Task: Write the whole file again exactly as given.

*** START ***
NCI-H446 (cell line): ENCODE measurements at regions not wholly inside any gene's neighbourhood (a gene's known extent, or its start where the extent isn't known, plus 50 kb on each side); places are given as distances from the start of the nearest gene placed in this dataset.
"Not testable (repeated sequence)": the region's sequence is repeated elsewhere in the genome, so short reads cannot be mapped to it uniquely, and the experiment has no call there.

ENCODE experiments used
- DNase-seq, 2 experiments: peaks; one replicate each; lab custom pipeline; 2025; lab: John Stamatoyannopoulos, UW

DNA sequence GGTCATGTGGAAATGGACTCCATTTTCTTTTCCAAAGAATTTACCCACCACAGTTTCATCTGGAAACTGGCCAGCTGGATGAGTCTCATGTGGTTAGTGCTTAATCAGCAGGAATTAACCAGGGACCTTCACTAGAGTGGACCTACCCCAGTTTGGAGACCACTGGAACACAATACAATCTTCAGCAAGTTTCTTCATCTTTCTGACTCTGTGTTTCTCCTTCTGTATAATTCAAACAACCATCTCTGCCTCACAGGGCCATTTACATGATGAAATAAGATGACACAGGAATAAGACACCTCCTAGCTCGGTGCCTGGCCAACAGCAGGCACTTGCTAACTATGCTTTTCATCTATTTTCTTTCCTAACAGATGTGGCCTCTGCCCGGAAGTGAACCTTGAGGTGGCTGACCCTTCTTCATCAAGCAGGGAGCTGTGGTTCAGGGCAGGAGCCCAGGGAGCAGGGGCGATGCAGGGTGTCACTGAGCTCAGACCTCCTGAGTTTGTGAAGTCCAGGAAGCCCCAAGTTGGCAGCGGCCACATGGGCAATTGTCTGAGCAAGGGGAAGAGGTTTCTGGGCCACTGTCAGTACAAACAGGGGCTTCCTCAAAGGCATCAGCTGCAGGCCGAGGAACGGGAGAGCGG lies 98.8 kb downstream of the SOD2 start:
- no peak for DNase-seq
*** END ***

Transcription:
NCI-H446 (cell line): ENCODE measurements at regions not wholly inside any gene's neighbourhood (a gene's known extent, or its start where the extent isn't known, plus 50 kb on each side); places are given as distances from the start of the nearest gene placed in this dataset.
"Not testable (repeated sequence)": the region's sequence is repeated elsewhere in the genome, so short reads cannot be mapped to it uniquely, and the experiment has no call there.

ENCODE experiments used
- DNase-seq, 2 experiments: peaks; one replicate each; lab custom pipeline; 2025; lab: John Stamatoyannopoulos, UW

DNA sequence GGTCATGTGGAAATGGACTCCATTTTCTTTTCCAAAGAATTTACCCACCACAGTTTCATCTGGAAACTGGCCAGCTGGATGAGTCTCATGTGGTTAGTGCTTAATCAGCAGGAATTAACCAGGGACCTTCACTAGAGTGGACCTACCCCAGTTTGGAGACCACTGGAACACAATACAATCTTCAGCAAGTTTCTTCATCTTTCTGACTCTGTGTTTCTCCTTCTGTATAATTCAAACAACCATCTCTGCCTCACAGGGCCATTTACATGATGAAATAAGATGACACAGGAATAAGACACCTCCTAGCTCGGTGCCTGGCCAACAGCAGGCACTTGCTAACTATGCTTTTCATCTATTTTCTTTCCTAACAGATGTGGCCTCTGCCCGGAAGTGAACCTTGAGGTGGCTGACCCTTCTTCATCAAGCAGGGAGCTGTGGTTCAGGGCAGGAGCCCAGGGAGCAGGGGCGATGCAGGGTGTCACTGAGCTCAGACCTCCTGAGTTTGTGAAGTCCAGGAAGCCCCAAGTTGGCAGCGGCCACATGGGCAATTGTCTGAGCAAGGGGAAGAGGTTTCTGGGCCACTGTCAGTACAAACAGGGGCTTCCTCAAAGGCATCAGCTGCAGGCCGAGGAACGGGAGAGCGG lies 98.8 kb downstream of the SOD2 start:
- no peak for DNase-seq